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Malar J. 2011; 10: 17.
Published online 2011 Jan 25. doi:  10.1186/1475-2875-10-17
PMCID: PMC3036667

var gene transcription and PfEMP1 expression in the rosetting and cytoadhesive Plasmodium falciparum clone FCR3S1.2



The pathogenicity of Plasmodium falciparum is in part due to the ability of the parasitized red blood cell (pRBC) to adhere to intra-vascular host cell receptors and serum-proteins. Binding of the pRBC is mediated by Plasmodium falciparum erythrocyte membrane protein 1 (PfEMP1), a large multi-variant molecule encoded by a family of ≈60 var genes.


The study of var gene transcription in the parasite clone FCR3S1.2 was performed by semi-quantitative PCR and quantitative PCR (qPCR). The expression of the major PfEMP1 in FCR3S1.2 pRBC was analysed with polyclonal sera in rosette disruption assays and immunofluorecence.


Transcripts from var1 (FCR3S1.2var1; IT4var21) and other var genes were detected by semi-quantitative PCR but results from qPCR showed that one var gene transcript dominated over the others (FCR3S1.2var2; IT4var60). Antibodies raised in rats to the recombinant NTS-DBL1α of var2 produced in E. coli completely and dose-dependently disrupted rosettes (≈95% at a dilution of 1/5). The sera reacted with the Maurer's clefts in trophozoite stages (IFA) and to the infected erythrocyte surface (FACS) indicating that FCR3S1.2var2 encodes the dominant PfEMP1 expressed in this parasite.


The major transcript in the rosetting model parasite FCR3S1.2 is FCR3S1.2var2 (IT4var60). The results suggest that this gene encodes the PfEMP1-species responsible for the rosetting phenotype of this parasite. The activity of previously raised antibodies to the NTS-DBL1α of FCR3S1.2var1 is likely due to cross-reactivity with NTS-DBL1α of the var2 encoded PfEMP1.


The malaria parasite Plasmodium falciparum causes the death of around one million individuals annually, mainly small children. There are an estimated 300 million clinical cases annually in the world despite the fact that individuals are able to acquire immunity to the disease [1]. Protective immunity towards malaria develops, however, only after repeated exposure to the P. falciparum parasite and it is known to be in part dependent on antibodies towards the variable antigens present at the pRBC surface [2-9]. The best-characterized molecule of these surface antigens is the P. falciparum-infected erythrocyte membrane protein 1 (PfEMP1). This protein family is encoded by a repertoire of around 60 var-genes per genome and the parasite can switch between different variants that are exported to the surface of the pRBC in order to evade the host's immune system [10]. In addition, the molecule PfEMP1 plays a central role in the parasite's ability to sequester in the microvasculature of the infected individual and to form rosettes between infected and uninfected RBC as well as giant-rosettes or auto-agglutinates [3,11,12]. Since PfEMP1 can bind to a variety of host-cell receptors the pRBC is able to avoid clearance in the spleen thus contributing substantially to the manifestations of severe malaria through excessive sequestration [13].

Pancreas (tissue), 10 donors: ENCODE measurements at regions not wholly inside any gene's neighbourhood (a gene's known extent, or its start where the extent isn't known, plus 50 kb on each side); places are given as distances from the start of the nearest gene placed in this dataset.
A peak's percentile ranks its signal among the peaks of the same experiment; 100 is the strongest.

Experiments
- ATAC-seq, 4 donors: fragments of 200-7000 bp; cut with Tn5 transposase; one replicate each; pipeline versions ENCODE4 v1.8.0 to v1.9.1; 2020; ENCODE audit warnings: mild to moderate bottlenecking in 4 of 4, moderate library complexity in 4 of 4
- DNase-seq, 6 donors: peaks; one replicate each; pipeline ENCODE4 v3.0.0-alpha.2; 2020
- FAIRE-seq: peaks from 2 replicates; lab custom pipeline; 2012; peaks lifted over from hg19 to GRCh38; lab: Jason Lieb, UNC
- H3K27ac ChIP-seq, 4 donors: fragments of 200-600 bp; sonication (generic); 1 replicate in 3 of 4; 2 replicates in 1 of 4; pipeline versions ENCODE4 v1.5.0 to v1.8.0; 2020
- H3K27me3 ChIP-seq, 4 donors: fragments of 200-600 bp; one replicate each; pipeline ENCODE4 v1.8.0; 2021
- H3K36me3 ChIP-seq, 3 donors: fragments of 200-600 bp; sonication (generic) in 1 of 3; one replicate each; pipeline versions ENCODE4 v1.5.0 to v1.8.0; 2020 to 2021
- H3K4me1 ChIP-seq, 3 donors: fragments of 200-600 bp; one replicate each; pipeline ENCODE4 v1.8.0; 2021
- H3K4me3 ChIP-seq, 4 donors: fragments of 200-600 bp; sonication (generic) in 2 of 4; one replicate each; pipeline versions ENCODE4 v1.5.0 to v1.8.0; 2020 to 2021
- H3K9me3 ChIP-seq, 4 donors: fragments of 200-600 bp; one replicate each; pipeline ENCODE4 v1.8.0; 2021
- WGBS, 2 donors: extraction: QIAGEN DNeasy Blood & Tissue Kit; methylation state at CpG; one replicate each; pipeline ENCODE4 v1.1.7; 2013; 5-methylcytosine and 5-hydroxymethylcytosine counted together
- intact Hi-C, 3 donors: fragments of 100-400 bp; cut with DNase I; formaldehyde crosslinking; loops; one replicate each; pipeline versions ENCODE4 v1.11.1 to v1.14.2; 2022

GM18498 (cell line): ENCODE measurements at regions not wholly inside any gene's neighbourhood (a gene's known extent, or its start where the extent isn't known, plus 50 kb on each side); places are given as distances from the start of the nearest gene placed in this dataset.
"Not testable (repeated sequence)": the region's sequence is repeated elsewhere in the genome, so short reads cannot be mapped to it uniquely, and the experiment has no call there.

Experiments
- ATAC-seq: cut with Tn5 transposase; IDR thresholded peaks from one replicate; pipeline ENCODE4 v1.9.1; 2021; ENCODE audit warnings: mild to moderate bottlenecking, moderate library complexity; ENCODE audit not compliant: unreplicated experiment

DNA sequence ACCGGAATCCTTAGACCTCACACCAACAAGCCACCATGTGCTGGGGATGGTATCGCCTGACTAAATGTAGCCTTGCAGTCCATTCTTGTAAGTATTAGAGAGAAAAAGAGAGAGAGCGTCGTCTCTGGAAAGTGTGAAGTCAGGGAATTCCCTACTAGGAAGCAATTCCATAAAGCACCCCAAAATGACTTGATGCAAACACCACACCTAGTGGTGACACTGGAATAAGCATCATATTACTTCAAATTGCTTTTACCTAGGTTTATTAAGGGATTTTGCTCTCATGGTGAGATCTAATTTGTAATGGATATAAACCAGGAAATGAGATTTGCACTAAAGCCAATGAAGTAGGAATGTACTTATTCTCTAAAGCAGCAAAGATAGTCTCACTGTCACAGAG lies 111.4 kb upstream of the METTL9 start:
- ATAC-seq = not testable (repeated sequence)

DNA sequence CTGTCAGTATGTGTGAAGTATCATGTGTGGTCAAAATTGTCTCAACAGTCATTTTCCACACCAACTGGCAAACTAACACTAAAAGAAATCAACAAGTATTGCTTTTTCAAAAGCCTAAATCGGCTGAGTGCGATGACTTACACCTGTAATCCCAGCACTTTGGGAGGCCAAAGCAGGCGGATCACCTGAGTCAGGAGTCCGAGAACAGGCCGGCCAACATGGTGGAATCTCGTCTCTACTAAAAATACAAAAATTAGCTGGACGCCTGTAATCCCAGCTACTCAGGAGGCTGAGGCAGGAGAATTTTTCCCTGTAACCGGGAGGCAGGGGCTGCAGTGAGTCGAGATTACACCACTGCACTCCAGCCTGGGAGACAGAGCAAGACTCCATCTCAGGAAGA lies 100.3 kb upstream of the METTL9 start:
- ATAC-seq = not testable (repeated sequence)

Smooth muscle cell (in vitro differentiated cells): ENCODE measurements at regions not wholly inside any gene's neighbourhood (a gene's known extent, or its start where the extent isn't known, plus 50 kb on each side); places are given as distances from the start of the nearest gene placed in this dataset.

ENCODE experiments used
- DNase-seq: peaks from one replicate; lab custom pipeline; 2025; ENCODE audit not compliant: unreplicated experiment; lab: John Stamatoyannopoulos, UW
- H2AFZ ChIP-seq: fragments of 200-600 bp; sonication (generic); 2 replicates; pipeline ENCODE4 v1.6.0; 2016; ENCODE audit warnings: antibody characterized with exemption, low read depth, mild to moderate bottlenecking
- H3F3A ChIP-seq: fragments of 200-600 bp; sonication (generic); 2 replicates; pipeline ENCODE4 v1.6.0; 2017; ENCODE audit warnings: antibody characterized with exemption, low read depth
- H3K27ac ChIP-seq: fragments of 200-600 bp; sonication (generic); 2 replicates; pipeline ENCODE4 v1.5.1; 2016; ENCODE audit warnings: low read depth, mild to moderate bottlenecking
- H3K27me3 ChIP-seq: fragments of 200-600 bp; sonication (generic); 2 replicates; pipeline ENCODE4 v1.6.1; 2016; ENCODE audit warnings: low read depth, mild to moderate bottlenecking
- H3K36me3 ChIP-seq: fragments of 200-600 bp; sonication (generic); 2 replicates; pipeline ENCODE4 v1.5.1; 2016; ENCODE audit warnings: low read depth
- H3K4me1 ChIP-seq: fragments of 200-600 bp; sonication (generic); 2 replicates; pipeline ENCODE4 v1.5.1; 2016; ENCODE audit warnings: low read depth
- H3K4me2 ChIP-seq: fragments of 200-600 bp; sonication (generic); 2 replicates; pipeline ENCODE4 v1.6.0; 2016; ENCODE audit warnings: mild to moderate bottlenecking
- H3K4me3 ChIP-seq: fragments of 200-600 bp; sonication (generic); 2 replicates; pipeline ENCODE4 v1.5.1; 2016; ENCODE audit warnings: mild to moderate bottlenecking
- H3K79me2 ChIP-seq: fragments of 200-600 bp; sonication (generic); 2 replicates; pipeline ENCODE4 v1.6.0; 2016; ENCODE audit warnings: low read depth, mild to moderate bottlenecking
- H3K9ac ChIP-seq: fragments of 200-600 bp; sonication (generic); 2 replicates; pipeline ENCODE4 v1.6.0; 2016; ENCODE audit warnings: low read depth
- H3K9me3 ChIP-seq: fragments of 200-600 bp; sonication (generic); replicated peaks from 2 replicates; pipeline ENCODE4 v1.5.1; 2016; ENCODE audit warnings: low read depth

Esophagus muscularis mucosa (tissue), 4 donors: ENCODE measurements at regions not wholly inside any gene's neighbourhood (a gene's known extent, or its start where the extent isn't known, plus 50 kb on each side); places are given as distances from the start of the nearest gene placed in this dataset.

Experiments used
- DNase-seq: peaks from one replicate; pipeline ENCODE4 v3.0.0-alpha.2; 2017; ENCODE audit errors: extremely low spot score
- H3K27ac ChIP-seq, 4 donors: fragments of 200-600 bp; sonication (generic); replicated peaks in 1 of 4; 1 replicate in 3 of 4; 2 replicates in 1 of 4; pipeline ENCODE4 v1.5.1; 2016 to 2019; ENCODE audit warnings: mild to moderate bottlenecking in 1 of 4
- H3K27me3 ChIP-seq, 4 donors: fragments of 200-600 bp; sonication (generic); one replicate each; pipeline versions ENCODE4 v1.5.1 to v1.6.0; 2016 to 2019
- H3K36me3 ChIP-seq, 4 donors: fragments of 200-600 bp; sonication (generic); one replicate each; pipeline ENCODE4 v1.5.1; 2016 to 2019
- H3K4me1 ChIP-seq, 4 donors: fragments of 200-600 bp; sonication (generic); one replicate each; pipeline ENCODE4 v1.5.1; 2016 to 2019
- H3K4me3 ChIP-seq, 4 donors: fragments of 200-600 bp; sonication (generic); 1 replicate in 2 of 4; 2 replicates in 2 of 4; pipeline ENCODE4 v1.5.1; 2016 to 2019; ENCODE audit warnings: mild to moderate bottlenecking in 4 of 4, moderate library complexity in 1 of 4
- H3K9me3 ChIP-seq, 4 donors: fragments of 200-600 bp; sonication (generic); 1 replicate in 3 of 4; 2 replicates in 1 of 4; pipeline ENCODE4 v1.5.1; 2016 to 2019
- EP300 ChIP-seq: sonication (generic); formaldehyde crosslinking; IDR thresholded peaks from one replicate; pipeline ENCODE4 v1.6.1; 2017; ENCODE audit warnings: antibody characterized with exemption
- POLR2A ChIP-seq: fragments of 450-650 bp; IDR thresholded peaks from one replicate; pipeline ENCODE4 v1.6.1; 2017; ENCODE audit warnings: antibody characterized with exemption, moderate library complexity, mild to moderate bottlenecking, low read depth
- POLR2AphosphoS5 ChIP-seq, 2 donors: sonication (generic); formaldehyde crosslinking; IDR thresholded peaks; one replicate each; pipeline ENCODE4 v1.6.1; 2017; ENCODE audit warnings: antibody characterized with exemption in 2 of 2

The N-terminal Duffy-binding like domain (DBL) 1α has the highest degree of sequence conservation among all domains of PfEMP1 [14,15] and it is responsible for binding to host receptors both on RBC and on endothelial cells [16-18]. This domain has, therefore, a central role in parasite sequestration in the microvasculature [18-20] and certain characteristics have been associated with severe disease [5,12,21-24]. DBL1α-domains of PfEMP1 of parasites of rosetting phenotypes have been described for the strains R29 [16], varO [25] and the clone FCR3S1.2 [17,26] (sequence alignment compare Figure Figure1A)1A) which is the focus of this article.

Figure 1
Structure and sequence comparison of the FCR3S1.2var2 gene A: Alignment of the protein sequence of the rosette associated DBL1α-domains of the parasite strains FCR3S1.2, R29 and Palo Alto varO. B: Schematical presentation of the FCR3S1.2var2 ...

var genes can be divided into five different classes according to their 5' upstream region [27] and it has been found, that rosetting parasites more frequently express var genes belonging to group A, and group A/B are more often transcribed in patients suffering from severe malaria [12,28-30]. The transcribed var gene repertoire in the rosetting parasite strain FCR3S1.2 was recently re-analysed and found that the dominant transcript is FCR3S1.2var2 (IT4var60) (Figure (Figure1B)1B) that also belongs to the group A-var genes. The original analysis and identification of the FCR3S1.2var1 as the dominant transcript [26] was carried out using degenerated primers modified after Su et al [31]. Now optimized RNA extraction and RT-PCR protocols were applied [12,32] using three sets of primer-pairs generated for the amplification of unknown DBL1α-sequences [12]. These transcripts were subsequently amplified using qPCR. With this approach, a different var gene (FCR3S1.2var2) was found to be the dominantly transcribed in FCR3S1.2. Sera raised against the NTS-DBL1α-domain of FCR3S1.2var2 showed a PfEMP1-specific immunofluorescence pattern, stained the FCR3S1.2 pRBC surface in FACS and disrupted the rosettes of this parasite clone.


Parasite cultures